Located in the northeastern state of Manipur, Loktak Lake is the largest freshwater lake in Northeast India and is famous for the phumdis floating over it. Loktak Lake is the only Floating lake in the world due to the floating phumdis (heterogeneous mass of vegetation, soil, and organic matters at various stages of decomposition)
The lake is situated in a state where most of the resources remain untapped even today. The beautiful lake is situated at a distance of almost 53 kilometers from Imphal. The mesmerizing lake’s most prominent feature is floating islands. When viewed aerially, the lake seems to be filled up with islands, but in actuality, there are no islands.
Loktak Lake is home to floating islands that house a national park and a school.
The Eco-System of Loktak Lake
The vibrant eco-system of the floating lake occupies an area or about 240 sq. Kilometers. When witnessed from high altitudes, it looks like the lake has a dotted texture due to numerous ‘small islands’, which in actuality, are known as Phumdis. ‘Phumdis’ are described as the collection of floating masses of vegetation, decomposed soil along with various other forms of organic matter. Phumdis are formed naturally and pile up over several years. Due to the presence of the Phumdis, the livings roots are facilitated to reach the bed of the lake during the dry weather. When monsoon arrives, they re-absorb the nutrients and come to the surface again.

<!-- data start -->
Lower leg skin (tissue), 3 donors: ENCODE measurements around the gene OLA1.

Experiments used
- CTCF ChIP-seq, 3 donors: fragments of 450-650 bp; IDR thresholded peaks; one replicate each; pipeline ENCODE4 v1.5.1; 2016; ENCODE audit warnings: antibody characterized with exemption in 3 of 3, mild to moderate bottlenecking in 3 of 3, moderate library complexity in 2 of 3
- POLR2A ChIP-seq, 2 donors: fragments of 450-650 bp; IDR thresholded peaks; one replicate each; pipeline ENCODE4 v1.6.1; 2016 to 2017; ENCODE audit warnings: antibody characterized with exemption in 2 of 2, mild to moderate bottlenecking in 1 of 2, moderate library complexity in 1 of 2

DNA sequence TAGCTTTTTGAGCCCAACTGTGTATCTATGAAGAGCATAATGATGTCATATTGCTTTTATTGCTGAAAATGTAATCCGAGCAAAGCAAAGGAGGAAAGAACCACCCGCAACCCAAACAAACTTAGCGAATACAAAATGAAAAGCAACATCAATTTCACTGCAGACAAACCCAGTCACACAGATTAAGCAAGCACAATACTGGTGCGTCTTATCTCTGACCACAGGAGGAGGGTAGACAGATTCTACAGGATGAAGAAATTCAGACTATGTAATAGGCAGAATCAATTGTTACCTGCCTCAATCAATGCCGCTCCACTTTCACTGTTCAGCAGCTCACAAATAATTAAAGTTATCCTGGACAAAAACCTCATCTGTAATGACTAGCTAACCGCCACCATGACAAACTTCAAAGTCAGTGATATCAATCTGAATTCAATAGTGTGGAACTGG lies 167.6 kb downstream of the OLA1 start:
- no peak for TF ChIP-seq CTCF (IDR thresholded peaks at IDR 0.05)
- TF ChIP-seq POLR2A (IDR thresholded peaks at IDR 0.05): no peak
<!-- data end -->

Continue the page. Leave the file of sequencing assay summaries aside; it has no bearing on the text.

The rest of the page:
Loktake lake is home to 233 species of aquatic plants, more than 100 species of birds, and 425 species of animals, including the Indian python and sambhar.
The area is inhabited by locals, who have to build their houses or shelters on the floating island. When the sun sets, the rays falling on the lake make it look picture-perfect, adding to its natural magnificence. The fishermen of the area use boats with oars when they set out to fish, which disturbs the monotony and the silence of the place. They set out early to place fish traps. Canoes, which have been popular for centuries, are used by them to set the stated fish traps. The main occupation of the people residing in the area is fishing, and therefore, the lake serves as a lifeline. Some people depend on the Loktak lake for irrigation, hydel power generation and most importantly, for the supply of fresh water for drinking. There are several huts, built out of rocks, bamboo, rods and metal plates, which act as houses for the fishermen. Another point to keep in mind that India’s first floating school is found in the region.
Varied Species of Loktak Lake
Apart from human beings, the region provides a home to approximately 425 species of animals, more than 100 different species of birds in addition to a remarkable 233 species of aquatic plants. If you are fortunate enough, you might even get to witness the rare ‘Sangai Dancing Deer’ wandering around the phumdis of Loktak Lake. The presence of the Keibul Lamjao National Park is another remarkable feature of the place. It is to be noted that the site is the largest phumdi, covering an area of almost 40 sq. Kilometers and the only floating national park in the whole world.
Issues regarding the excessive growth of Phumdis – Even though the place came to be known because of Phumdis, rapid growth is leading to severe problems. After the construction of the Ithai Hydropower Dam, the water level began to stay risen throughout the year, which led to the growth of Phumdis breaking due to nutrient deficiency.